SBR changes could cause “irreparable damage” to solicitor brand, warn City lawyers

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13 February 2015


City of London

City solicitors warned of “splintering and destabilisation”

Plans by the Solicitors Regulation Authority (SRA) to relax the separate business rule (SBR) could cause “irreparable damage” to the solicitor brand and “drive significant numbers of the profession” into the unregulated sector, the City of London Law Society has warned.

The society said solicitors could be driven off the roll, to practice “in the new world” as unregulated ‘lawyers’, with the SRA “experiencing a consequential (and potentially significant) decline in clout and revenue”.

The end result of the SRA deregulating to open up provision of legal advice by separate businesses would, the society predicted, be that it would “sooner or later stop being a ‘solicitor service’”.

Responding to the SRA consultation on changes to the SBR, which closed yesterday, the society went on: “Solicitor services may shrink to becoming those services which only solicitors can provide, i.e reserved activities.

“Whether that is good or bad is a moot point, but we would submit that the SRA should not press ahead with these changes, without acknowledging the core role of legal advice in the service which many solicitors provide and the impact of making changes which permit solicitors only to invest, but not start providing that legal advice, in the unregulated sector.”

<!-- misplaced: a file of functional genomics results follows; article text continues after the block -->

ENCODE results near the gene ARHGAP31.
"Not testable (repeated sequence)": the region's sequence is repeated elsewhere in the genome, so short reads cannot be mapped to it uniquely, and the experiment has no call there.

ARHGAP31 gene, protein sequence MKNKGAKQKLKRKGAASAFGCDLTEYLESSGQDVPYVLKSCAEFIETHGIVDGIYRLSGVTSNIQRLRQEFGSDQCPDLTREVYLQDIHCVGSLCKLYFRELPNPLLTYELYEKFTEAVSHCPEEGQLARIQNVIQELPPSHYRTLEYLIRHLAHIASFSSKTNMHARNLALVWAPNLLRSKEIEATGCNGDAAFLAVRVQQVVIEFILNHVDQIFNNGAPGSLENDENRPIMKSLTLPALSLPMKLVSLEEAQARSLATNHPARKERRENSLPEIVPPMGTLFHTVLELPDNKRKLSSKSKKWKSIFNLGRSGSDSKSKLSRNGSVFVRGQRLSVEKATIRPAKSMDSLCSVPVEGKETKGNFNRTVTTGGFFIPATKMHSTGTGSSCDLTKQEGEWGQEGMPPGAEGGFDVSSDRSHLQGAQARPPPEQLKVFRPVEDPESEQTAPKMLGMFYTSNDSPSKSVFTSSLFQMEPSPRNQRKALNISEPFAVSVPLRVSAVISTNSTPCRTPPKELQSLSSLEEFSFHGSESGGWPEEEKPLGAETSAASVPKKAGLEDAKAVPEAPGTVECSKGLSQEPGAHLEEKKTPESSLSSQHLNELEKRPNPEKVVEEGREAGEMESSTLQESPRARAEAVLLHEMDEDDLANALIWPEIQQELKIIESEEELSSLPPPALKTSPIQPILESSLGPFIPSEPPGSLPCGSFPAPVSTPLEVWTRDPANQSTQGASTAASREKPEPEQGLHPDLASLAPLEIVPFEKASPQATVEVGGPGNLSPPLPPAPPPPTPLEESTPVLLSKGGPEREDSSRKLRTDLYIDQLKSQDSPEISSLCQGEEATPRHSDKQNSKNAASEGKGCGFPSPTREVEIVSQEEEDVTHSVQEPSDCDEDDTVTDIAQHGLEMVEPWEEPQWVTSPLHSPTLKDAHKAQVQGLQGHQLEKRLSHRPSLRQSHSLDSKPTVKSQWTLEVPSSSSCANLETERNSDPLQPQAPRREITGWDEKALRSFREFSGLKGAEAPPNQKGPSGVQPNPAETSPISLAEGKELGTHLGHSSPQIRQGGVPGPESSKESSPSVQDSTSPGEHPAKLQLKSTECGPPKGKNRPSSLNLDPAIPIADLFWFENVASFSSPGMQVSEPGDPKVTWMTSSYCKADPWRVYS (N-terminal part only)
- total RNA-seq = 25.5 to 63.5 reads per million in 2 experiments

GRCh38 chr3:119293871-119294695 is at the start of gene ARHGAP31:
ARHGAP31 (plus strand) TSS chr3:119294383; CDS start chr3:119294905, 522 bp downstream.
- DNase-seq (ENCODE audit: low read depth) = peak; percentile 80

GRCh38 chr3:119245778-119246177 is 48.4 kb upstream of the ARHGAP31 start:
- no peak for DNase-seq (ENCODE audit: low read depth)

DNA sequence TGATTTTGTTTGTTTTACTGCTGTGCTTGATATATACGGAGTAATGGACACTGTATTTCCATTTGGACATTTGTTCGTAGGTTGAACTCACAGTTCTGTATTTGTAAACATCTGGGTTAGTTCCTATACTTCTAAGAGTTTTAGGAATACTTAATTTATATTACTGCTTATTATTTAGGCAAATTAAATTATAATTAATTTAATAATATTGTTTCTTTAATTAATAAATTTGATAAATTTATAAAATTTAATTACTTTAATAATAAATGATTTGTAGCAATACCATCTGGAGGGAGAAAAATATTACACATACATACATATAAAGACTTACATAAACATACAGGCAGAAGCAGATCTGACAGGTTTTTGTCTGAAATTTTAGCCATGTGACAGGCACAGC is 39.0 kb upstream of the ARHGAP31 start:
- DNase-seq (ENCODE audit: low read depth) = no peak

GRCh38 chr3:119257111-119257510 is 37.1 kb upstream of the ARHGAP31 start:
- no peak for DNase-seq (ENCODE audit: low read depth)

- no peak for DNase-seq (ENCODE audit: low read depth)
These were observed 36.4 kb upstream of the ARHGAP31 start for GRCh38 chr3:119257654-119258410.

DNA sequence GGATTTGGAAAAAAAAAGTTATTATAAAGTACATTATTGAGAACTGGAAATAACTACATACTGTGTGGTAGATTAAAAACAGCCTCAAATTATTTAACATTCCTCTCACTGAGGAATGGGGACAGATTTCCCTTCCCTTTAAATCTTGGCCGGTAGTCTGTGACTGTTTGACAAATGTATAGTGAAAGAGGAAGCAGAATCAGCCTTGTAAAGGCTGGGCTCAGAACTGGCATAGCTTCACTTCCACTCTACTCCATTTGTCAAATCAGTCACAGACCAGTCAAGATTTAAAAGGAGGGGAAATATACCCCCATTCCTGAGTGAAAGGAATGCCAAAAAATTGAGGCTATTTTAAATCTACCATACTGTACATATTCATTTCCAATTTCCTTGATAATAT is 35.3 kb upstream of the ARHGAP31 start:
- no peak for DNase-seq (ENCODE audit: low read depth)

The society said that given the “far-reaching” implications of the proposals, the SRA’s market analysis was “surprising unscientific and not bespoke”.

City lawyers argued the 60 waivers from the SBR granted to alternative business structures was not an indication of demand for change and was mainly the result of investor owners “already undertaking an activity which happens to be a prohibited separate business activity”.

There was “little evidence” of demand by traditional law firms for waivers from the SBR and only two had been granted.

The City of London Law Society concluded that SRA’s plans were “overly hasty, not based on sound data” and made without a proper assessment of the impact, which could mean the “splintering and destabilisation of the profession”.

The SRA’s proposals were also strongly attacked by the national Law Society, which warned that the legal services market could be “destabilised”.

The Law Society agreed that the scope of the work that law firms undertook within existing rules should be widened, but warned that relaxing the rules could lead to a “growth in the number of unregulated providers”, removing accountability from those providing important services and exposing “vulnerable inexperienced consumers to exploitation”.

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